And I cried, every single day. I wanted to give up, every single day. Because Bat Girl was so sleepy, routinely dozing off mid-feeding, it was taking me up to two hours to feed her, what with boob, then bottle, then pump, and she was supposed to be eating at least every three hours. And I had (still have) my husband home full-time to help give the bottles, and I had a doula 15 hours a week for the first couple of weeks. As I wrote to Pru, it felt like 99% of my life revolved around feeding the baby, and the other 1% was spent washing stupid bottles and pump parts. (And that's after the LC told me I only had to wash the pump parts every six hours, not after every pumping session.) Worst of all, I was so consumed by our breastfeeding woes that I had trouble taking pleasure in my baby. I questioned even having a baby in the first place.

To add insult to injury, I leaked constantly. When Bat Girl cried--hell, when a baby on TV cried, or when I just looked at Bat Girl--I suddenly had two giant wet spots on my shirt front. I woke up in the middle of the night with my shirt front and sheets wet with milk. When I nursed Bat Girl on one side, I'd have to tuck a burp cloth between her body and my other breast, or I'd soak right through her clothes. I'd be standing naked in the bathroom after my shower and feel actual spatters of milk hit my feet. As I told my husband, it actually offended me that I leaked so damn much and yet couldn't produce enough milk for my baby.

I don't know how I kept going those first few weeks. Sheer stubbornness, perhaps--hey, Bat Girl had to get it from somewhere. Intellectually, I knew that there was nothing wrong with giving my baby formula--but emotionally, I hated this choice that was forced on me. I hated seeing the row of formula containers lined up on my kitchen counter, hated the endless washing of bottles. My heart broke every time my screaming baby beat and clawed at my chest and pushed away from my body in what felt like a personal rejection. I hated choking down the herbs, hated every minute I was chained to the pump, hated having to put down my baby to go pump when all I wanted was to cuddle her.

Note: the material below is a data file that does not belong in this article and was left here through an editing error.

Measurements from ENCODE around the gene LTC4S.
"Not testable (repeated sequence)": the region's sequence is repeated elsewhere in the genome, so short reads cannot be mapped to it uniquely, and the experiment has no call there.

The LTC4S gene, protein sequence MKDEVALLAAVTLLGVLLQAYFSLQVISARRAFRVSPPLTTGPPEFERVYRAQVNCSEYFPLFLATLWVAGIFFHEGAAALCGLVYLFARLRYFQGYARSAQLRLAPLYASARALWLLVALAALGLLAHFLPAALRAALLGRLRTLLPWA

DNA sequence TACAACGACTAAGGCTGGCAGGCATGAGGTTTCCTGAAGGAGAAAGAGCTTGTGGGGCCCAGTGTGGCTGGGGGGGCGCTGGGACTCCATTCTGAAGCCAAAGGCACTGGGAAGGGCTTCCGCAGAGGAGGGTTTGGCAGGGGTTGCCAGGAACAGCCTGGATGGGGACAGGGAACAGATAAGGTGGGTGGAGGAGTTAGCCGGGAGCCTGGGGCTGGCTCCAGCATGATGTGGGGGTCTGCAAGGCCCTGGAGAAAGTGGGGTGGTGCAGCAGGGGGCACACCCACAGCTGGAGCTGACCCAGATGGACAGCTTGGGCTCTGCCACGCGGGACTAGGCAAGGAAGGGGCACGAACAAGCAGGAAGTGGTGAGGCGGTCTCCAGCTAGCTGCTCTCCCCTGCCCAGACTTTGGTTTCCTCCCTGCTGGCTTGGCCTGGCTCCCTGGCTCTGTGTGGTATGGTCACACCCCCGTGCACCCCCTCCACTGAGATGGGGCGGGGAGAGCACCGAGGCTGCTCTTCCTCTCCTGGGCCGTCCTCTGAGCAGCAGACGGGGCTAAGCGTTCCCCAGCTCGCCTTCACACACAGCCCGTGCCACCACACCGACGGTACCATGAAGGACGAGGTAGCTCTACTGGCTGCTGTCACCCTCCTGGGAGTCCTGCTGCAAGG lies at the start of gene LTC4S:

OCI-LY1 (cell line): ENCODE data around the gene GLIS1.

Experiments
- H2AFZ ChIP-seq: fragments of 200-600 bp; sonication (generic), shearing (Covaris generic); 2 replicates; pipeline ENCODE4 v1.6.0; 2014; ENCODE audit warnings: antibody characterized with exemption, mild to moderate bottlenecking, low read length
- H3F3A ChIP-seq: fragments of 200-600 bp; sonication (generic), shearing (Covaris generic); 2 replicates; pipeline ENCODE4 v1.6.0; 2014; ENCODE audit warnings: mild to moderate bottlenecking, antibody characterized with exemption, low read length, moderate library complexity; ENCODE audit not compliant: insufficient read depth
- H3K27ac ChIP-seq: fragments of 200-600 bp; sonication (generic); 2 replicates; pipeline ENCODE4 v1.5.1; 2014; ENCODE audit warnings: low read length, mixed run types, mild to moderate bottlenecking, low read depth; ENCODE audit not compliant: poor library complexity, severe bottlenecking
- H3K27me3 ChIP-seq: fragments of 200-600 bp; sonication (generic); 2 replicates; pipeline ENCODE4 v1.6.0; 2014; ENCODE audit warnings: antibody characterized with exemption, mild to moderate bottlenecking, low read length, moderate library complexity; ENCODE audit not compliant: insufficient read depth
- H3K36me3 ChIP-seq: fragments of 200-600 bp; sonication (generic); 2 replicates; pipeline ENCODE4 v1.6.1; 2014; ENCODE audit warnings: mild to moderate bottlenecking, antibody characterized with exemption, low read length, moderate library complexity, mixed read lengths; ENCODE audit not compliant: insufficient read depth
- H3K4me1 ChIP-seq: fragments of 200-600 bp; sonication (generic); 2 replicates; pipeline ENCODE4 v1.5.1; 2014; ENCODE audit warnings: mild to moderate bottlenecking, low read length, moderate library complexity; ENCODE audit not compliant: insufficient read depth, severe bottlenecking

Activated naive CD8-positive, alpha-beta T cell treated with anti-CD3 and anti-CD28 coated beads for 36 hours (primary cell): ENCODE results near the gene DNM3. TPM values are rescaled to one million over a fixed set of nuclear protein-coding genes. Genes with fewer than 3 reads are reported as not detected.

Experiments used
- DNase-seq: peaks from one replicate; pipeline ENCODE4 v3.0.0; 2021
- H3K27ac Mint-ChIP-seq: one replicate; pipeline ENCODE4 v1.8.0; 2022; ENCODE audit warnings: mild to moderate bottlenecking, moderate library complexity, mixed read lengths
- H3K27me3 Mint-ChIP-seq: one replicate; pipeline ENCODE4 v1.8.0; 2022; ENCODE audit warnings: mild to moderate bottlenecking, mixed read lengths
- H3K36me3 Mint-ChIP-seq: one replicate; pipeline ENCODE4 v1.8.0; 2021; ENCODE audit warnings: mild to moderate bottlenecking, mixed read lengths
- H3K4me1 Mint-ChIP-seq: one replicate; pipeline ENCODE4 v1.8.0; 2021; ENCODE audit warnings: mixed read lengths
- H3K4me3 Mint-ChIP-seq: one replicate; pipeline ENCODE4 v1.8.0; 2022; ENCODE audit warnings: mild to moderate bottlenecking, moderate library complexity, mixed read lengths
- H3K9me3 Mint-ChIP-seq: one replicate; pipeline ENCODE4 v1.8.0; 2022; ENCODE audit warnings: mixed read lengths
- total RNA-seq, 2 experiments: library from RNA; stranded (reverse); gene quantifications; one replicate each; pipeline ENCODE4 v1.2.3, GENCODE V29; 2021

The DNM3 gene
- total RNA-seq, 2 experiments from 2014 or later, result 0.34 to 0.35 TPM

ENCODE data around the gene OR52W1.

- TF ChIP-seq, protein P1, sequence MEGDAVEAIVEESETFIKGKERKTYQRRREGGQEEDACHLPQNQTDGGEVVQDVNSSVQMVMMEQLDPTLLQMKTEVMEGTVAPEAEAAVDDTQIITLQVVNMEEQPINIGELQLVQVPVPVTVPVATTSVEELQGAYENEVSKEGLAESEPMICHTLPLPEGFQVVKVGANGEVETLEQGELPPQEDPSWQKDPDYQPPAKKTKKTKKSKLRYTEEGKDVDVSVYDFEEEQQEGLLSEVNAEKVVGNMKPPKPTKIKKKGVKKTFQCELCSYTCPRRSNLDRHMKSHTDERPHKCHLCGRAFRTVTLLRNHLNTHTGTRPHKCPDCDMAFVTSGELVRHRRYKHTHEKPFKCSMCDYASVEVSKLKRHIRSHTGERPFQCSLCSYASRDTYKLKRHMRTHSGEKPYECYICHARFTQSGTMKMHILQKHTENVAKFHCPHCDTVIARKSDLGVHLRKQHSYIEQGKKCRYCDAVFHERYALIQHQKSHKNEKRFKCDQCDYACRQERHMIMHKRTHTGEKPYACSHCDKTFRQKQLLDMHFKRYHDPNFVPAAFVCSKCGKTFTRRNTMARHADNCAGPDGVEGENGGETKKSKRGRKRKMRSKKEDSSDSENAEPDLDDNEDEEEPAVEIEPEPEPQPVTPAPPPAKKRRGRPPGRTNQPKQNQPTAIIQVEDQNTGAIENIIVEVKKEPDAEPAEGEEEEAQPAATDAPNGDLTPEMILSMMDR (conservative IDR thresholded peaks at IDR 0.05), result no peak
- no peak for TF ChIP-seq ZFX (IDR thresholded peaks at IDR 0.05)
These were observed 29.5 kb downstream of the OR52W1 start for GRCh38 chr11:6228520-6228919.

And I was wildly, insanely jealous of women who did breastfeed. When a friend mentioned that his wife had breastfed their son until he was 3 ("I never spent a penny on formula"), I wanted to cry. When a woman sitting across from me in the pediatrician's waiting room casually opened her shirt to soothe her fussing baby, I actually did cry--teared up with anger and envy, especially when a minute later Bat Girl started fussing and I had to pull out a bottle of cold formula. I imagined the breastfeeding mom silently judging me--because, let's be honest, if I had breastfed successfully, I would totally have been one of those icky judgy breastfeeding moms, tsk-tsking at women who formula fed. (No more, that's for sure.)

But slowly, things did get better. With the help of the herbs, or maybe just because my body was healing, I began producing 0.5 to 1 oz. per pumping session. Bat Girl got better and better at latching, though we still struggled. My doula cheered me on constantly, and my husband somehow found exactly the right thing to say at the right moments--like when, after a long battle, I finally managed to get Bat Girl latched on for about a minute, I tearfully told him I thought maybe I should give up nursing and just pump. "Well, she seems to enjoy it," he said, pointing at Bat Girl, lolling on the nursing pillow with that boobed-out dazed look on her face.